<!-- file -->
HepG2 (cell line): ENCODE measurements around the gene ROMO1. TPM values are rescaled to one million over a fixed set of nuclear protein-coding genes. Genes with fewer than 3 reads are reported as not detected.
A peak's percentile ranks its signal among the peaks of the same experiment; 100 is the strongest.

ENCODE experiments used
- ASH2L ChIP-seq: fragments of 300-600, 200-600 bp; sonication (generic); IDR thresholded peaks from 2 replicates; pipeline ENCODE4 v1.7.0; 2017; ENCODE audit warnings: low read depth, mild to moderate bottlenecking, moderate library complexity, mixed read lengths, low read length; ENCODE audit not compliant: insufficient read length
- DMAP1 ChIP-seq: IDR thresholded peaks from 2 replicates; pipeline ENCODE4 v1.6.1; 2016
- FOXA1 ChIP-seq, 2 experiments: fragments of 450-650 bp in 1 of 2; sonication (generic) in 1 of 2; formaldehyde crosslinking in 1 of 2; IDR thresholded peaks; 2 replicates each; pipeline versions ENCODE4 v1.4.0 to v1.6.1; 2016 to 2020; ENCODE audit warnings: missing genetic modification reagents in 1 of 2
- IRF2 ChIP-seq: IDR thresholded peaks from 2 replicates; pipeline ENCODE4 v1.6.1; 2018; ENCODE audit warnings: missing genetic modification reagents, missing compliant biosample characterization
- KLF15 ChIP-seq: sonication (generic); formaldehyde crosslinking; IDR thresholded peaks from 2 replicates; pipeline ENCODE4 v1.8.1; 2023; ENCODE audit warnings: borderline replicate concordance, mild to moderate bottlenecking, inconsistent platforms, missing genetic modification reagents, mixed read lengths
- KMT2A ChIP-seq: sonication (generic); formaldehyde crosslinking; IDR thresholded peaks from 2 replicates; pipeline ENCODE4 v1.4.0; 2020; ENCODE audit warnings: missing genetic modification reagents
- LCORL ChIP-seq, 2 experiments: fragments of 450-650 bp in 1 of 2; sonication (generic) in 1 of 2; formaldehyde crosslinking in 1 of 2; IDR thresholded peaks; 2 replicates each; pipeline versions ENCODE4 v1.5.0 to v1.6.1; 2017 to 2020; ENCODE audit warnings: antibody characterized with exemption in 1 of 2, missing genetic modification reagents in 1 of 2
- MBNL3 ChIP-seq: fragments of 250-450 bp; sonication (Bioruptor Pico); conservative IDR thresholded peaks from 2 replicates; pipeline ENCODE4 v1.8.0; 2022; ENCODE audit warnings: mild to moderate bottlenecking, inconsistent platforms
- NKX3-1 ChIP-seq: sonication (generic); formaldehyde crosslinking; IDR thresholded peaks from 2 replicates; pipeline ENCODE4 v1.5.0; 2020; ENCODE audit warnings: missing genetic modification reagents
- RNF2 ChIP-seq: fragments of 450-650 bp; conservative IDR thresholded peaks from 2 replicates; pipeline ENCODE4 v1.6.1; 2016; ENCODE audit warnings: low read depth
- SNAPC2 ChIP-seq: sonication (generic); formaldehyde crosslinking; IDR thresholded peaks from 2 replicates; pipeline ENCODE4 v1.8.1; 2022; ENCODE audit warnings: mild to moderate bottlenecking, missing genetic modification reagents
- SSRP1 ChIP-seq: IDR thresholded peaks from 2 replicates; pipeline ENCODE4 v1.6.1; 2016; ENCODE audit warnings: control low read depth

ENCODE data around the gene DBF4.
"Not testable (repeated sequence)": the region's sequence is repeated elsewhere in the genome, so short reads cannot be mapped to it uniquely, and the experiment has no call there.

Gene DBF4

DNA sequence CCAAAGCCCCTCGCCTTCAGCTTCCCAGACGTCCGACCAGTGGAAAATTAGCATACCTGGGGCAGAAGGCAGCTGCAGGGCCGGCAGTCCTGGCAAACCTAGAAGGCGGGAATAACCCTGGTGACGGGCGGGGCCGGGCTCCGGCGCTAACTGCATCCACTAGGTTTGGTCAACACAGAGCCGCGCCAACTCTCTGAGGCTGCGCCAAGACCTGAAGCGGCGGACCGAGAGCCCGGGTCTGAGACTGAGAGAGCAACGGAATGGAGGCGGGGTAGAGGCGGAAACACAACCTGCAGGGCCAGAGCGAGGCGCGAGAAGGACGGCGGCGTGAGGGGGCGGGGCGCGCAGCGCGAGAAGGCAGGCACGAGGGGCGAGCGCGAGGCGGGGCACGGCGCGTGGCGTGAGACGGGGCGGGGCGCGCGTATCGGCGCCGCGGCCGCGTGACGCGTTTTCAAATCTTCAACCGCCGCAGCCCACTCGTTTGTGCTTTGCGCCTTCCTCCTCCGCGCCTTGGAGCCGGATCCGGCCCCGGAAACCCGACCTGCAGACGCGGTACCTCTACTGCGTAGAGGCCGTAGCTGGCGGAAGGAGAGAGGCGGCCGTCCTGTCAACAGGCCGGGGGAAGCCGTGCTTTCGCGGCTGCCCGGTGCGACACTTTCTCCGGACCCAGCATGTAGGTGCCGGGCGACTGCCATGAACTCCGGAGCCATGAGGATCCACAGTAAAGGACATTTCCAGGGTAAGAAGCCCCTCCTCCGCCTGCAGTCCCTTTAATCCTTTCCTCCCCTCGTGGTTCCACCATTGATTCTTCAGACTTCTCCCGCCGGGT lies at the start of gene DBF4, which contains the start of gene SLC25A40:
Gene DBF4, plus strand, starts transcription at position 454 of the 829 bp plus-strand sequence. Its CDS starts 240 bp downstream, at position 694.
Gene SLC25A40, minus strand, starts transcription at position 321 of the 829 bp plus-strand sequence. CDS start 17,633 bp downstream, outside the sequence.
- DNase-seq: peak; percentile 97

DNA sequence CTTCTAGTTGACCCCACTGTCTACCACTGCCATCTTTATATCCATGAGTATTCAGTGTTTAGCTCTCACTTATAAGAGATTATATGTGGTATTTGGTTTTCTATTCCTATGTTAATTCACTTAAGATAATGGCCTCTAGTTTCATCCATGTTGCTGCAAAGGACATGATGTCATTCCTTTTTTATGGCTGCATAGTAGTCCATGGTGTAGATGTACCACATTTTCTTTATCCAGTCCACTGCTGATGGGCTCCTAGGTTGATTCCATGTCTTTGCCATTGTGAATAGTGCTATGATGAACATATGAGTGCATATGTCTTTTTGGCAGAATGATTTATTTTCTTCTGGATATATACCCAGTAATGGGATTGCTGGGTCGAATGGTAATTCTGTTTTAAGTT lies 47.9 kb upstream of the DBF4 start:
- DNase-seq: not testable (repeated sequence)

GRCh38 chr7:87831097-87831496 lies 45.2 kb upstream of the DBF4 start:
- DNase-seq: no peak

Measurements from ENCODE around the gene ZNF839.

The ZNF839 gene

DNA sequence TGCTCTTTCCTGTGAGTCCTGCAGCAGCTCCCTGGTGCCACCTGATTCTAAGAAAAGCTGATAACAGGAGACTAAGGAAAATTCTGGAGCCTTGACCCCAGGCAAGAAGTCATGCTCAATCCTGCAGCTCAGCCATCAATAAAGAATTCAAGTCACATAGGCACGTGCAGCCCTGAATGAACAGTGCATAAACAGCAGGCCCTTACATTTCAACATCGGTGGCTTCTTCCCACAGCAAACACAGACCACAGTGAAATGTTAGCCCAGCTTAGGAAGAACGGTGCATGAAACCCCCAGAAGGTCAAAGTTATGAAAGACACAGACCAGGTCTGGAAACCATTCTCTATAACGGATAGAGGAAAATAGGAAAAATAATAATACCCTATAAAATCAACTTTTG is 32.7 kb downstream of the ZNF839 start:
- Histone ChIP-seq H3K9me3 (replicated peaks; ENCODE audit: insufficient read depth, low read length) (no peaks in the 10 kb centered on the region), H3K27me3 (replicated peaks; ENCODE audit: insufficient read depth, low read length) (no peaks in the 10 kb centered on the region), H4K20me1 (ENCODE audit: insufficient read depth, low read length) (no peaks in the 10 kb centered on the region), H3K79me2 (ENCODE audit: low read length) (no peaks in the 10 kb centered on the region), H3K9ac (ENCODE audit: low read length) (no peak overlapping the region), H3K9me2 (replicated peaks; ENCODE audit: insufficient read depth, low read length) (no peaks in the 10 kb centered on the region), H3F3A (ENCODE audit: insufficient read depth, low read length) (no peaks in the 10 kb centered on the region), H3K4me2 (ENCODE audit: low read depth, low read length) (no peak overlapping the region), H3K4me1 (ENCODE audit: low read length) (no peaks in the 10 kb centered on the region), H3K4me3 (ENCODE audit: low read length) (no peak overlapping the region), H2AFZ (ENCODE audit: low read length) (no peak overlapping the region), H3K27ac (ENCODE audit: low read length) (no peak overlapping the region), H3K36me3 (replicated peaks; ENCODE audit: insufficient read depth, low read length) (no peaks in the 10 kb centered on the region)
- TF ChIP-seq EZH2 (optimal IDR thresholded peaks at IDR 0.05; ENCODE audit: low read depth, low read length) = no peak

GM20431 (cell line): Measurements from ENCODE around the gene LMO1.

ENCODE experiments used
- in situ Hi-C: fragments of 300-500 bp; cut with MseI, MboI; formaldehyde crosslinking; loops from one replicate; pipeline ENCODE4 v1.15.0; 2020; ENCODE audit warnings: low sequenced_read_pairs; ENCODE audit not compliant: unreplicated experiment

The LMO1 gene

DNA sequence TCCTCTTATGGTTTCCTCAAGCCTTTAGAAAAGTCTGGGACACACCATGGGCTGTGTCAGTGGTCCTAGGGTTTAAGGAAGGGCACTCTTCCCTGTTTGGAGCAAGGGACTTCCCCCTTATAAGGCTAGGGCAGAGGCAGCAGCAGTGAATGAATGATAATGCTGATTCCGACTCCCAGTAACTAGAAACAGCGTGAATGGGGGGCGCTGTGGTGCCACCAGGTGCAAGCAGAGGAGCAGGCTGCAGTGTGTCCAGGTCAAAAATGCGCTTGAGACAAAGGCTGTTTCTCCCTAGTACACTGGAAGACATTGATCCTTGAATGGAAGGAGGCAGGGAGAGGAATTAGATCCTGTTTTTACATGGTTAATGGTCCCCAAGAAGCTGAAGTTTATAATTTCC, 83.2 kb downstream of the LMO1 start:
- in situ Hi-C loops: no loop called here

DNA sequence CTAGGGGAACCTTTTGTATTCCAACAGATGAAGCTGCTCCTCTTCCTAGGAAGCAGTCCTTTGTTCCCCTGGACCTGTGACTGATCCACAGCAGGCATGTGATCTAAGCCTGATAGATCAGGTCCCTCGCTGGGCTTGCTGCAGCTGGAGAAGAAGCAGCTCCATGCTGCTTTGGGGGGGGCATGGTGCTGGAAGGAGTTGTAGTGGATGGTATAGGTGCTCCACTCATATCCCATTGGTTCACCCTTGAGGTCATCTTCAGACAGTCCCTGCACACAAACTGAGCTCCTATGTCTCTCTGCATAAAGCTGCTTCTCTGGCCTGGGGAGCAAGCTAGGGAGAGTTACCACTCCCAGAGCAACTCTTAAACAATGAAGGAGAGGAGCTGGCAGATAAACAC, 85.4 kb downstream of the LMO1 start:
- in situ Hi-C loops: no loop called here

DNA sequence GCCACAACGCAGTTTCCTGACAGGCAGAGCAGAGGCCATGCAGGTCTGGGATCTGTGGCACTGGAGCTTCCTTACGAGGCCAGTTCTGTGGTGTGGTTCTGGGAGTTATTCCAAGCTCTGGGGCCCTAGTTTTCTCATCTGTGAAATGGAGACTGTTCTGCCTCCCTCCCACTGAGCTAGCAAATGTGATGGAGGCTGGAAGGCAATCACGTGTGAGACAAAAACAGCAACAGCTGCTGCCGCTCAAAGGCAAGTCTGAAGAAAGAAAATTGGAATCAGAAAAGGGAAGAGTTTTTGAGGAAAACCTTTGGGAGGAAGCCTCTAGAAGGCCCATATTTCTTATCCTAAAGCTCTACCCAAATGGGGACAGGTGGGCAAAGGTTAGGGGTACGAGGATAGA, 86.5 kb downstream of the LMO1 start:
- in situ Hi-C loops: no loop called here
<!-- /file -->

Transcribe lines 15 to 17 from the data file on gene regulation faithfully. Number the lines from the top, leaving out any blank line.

- SSRP1 ChIP-seq: IDR thresholded peaks from 2 replicates; pipeline ENCODE4 v1.6.1; 2016; ENCODE audit warnings: control low read depth

ENCODE data around the gene DBF4.
"Not testable (repeated sequence)": the region's sequence is repeated elsewhere in the genome, so short reads cannot be mapped to it uniquely, and the experiment has no call there.